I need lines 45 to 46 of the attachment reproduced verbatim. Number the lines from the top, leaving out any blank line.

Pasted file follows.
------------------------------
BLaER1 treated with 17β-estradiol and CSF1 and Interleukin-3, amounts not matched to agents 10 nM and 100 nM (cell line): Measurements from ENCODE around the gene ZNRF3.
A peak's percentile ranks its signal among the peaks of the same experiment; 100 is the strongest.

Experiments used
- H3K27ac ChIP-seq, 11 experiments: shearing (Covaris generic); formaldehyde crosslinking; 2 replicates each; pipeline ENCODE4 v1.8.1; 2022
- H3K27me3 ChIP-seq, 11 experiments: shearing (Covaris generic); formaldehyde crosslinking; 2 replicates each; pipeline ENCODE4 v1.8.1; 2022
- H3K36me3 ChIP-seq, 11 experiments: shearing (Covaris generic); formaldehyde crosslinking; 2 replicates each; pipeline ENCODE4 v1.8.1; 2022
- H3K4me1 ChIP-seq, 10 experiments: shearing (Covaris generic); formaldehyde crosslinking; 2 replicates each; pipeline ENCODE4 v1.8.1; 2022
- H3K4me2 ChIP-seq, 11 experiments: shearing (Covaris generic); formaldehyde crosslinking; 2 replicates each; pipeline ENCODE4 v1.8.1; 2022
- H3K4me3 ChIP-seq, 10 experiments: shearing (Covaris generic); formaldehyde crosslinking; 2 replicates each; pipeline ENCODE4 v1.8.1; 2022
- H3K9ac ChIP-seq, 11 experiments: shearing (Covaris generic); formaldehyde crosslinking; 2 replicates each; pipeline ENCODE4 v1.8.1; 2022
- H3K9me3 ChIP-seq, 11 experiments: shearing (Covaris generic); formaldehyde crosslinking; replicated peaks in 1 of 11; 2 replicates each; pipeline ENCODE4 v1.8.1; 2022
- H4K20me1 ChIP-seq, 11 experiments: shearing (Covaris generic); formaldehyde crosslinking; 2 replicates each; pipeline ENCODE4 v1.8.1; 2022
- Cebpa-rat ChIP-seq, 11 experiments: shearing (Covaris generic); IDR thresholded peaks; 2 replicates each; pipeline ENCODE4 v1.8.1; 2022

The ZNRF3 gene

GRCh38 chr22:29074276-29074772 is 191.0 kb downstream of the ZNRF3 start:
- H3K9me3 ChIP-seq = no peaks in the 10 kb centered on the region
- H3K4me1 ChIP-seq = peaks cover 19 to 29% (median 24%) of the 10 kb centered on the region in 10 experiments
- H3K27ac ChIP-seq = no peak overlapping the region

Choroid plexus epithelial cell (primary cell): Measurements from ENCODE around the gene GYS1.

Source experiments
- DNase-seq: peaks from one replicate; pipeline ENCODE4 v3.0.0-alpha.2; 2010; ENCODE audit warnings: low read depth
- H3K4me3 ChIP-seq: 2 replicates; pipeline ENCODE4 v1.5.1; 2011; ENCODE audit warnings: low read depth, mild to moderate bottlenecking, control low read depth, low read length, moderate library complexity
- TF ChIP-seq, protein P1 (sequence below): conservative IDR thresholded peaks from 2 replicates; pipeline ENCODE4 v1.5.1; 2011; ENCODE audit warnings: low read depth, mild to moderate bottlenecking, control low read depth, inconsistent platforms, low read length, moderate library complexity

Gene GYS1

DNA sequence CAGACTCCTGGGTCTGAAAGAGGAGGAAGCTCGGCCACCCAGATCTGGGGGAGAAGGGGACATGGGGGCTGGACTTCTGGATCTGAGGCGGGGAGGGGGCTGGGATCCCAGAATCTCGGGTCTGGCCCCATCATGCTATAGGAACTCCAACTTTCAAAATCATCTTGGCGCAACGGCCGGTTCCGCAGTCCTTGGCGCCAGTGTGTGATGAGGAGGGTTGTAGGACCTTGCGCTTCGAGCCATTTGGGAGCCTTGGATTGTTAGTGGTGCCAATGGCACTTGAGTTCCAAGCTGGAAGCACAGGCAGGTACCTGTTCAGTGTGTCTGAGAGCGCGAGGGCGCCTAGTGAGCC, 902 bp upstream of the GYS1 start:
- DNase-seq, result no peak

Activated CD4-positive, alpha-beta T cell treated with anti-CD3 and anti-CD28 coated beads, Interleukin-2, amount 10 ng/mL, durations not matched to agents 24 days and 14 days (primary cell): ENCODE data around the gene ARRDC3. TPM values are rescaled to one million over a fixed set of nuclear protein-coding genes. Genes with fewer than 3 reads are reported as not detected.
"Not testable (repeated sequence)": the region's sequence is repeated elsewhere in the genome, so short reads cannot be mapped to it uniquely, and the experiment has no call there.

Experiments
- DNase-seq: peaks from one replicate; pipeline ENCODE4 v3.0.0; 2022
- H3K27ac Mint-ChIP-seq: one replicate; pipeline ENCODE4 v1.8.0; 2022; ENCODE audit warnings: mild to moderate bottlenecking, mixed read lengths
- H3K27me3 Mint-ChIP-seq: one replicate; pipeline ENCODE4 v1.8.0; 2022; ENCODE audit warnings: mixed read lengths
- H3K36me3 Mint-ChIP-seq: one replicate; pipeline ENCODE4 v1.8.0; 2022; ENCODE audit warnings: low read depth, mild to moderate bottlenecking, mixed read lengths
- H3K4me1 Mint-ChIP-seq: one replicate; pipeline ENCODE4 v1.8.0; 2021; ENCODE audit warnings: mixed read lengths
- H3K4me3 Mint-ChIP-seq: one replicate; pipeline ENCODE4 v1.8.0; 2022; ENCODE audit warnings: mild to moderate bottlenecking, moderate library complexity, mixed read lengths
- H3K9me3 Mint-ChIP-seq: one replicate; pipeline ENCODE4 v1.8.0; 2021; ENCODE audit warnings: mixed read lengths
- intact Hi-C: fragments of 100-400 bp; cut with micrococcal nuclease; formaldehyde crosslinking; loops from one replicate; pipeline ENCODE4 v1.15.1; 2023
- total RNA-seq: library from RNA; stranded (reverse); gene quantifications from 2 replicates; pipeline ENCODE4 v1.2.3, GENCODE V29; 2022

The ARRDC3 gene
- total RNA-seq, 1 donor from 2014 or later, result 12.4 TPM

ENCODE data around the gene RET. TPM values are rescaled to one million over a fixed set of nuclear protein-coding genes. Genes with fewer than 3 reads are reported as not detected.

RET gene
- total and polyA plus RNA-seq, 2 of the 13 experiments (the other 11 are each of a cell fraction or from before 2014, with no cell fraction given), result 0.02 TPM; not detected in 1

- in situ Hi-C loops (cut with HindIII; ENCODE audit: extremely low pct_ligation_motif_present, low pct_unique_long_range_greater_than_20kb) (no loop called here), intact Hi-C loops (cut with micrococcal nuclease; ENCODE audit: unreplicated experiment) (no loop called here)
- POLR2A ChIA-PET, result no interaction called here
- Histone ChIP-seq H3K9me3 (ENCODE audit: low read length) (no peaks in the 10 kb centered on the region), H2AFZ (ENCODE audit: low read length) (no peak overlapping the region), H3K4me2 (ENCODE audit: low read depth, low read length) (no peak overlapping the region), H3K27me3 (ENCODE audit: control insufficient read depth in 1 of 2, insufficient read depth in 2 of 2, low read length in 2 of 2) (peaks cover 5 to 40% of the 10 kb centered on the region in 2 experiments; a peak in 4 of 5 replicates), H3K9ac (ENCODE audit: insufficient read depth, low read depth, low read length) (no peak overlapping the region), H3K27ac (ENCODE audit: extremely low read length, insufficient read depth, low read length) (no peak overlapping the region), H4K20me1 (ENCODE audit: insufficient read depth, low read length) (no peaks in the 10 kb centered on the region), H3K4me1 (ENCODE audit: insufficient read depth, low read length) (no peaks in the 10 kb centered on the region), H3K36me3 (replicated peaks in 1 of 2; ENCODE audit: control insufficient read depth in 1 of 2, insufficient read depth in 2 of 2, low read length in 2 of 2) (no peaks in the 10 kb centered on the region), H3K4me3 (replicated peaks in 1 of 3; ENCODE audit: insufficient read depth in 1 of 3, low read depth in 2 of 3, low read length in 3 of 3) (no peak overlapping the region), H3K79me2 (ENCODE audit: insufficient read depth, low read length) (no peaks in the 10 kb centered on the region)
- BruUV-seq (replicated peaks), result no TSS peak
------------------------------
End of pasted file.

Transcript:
- POLR2A ChIA-PET, result no interaction called here
- Histone ChIP-seq H3K9me3 (ENCODE audit: low read length) (no peaks in the 10 kb centered on the region), H2AFZ (ENCODE audit: low read length) (no peak overlapping the region), H3K4me2 (ENCODE audit: low read depth, low read length) (no peak overlapping the region), H3K27me3 (ENCODE audit: control insufficient read depth in 1 of 2, insufficient read depth in 2 of 2, low read length in 2 of 2) (peaks cover 5 to 40% of the 10 kb centered on the region in 2 experiments; a peak in 4 of 5 replicates), H3K9ac (ENCODE audit: insufficient read depth, low read depth, low read length) (no peak overlapping the region), H3K27ac (ENCODE audit: extremely low read length, insufficient read depth, low read length) (no peak overlapping the region), H4K20me1 (ENCODE audit: insufficient read depth, low read length) (no peaks in the 10 kb centered on the region), H3K4me1 (ENCODE audit: insufficient read depth, low read length) (no peaks in the 10 kb centered on the region), H3K36me3 (replicated peaks in 1 of 2; ENCODE audit: control insufficient read depth in 1 of 2, insufficient read depth in 2 of 2, low read length in 2 of 2) (no peaks in the 10 kb centered on the region), H3K4me3 (replicated peaks in 1 of 3; ENCODE audit: insufficient read depth in 1 of 3, low read depth in 2 of 3, low read length in 3 of 3) (no peak overlapping the region), H3K79me2 (ENCODE audit: insufficient read depth, low read length) (no peaks in the 10 kb centered on the region)